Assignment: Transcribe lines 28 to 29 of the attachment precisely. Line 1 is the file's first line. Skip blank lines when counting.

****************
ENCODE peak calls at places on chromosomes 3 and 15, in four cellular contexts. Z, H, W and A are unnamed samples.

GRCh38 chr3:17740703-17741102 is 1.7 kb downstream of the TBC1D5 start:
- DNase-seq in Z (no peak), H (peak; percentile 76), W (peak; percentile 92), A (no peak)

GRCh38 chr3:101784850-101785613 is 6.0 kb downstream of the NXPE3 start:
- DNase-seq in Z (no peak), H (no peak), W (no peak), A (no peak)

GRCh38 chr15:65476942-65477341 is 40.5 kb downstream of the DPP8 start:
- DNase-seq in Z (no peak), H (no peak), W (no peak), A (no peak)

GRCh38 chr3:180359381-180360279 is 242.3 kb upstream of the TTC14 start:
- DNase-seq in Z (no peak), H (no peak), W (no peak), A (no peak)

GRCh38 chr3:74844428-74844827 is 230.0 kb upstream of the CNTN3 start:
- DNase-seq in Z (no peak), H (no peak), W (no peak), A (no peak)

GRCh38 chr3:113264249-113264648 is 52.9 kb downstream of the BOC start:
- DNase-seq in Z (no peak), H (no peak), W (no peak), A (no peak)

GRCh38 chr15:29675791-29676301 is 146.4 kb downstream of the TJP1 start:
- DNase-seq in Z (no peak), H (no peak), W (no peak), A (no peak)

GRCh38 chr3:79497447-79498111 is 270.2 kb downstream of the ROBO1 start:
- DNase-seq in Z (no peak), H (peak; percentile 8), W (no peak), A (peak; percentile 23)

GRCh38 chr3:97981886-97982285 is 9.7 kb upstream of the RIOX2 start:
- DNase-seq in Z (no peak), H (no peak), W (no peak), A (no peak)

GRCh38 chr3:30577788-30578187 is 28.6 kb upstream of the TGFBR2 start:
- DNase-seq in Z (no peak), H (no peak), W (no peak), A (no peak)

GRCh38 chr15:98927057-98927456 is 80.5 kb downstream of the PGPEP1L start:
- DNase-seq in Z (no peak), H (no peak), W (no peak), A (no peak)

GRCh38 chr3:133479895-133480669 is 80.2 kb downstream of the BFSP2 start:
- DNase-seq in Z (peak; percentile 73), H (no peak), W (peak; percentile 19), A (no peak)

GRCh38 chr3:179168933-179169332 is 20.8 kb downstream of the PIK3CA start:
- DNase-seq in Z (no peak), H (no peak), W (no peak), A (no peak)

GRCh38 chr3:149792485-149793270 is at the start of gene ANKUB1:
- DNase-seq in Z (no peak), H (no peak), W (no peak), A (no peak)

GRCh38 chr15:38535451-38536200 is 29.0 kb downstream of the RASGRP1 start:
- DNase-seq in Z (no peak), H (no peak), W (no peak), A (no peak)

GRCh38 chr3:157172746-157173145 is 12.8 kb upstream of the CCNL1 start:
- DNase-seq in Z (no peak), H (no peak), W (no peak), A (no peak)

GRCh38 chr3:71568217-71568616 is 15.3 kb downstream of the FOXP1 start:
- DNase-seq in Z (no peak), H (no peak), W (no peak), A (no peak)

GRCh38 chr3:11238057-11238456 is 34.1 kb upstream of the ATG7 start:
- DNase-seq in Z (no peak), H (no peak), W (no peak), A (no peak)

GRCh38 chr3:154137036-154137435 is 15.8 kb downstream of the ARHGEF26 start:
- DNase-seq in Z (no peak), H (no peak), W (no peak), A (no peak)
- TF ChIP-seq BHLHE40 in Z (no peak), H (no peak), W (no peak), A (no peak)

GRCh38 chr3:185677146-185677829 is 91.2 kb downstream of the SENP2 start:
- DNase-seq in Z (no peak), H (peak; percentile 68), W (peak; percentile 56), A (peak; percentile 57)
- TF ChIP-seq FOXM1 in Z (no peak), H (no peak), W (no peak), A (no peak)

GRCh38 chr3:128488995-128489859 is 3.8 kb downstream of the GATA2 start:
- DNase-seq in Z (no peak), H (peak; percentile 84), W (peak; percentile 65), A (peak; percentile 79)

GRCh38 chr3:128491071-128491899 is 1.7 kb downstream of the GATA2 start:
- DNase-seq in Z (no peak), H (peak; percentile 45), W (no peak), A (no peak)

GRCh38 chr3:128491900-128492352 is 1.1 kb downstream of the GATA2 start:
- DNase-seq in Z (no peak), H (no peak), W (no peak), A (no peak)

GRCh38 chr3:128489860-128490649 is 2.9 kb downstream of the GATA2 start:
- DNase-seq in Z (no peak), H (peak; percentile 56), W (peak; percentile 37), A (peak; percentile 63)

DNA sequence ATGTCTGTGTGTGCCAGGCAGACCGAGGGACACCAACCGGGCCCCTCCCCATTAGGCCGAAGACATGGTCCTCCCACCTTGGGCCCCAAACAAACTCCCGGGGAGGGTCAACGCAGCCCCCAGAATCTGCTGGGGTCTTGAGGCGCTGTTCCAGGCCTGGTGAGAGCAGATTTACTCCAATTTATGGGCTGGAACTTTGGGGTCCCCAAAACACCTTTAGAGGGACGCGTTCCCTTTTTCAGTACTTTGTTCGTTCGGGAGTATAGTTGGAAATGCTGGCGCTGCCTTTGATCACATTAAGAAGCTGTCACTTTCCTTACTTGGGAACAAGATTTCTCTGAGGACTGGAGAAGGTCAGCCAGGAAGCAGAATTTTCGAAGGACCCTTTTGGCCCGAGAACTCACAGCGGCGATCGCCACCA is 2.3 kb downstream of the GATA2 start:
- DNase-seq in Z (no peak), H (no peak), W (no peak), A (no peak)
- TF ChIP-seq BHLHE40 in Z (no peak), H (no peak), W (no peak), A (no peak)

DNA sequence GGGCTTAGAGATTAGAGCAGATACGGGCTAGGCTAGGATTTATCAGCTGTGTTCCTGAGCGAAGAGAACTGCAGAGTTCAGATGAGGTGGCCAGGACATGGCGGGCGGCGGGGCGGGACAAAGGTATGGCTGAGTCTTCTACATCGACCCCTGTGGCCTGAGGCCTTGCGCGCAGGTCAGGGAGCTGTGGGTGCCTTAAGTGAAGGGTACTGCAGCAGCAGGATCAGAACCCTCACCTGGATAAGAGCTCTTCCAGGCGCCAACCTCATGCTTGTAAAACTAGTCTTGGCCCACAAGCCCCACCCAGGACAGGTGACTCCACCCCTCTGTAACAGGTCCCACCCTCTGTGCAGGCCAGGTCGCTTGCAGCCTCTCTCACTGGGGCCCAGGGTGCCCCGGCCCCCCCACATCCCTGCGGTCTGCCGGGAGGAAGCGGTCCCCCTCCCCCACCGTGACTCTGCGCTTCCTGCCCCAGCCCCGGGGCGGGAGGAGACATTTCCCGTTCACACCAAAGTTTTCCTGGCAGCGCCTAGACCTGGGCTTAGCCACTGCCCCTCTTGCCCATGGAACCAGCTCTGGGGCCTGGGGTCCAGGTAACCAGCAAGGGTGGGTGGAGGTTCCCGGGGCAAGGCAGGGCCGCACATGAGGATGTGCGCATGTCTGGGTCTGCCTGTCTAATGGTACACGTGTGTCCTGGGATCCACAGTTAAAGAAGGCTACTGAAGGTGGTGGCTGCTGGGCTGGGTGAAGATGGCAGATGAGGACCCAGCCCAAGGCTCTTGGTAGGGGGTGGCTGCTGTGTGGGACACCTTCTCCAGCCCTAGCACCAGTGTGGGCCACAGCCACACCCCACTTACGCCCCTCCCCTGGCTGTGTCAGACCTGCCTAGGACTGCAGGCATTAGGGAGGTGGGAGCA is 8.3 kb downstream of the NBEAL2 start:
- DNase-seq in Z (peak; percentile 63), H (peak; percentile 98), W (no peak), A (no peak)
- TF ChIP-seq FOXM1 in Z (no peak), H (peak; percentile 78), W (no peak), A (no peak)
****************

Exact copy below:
GRCh38 chr3:149792485-149793270 is at the start of gene ANKUB1:
- DNase-seq in Z (no peak), H (no peak), W (no peak), A (no peak)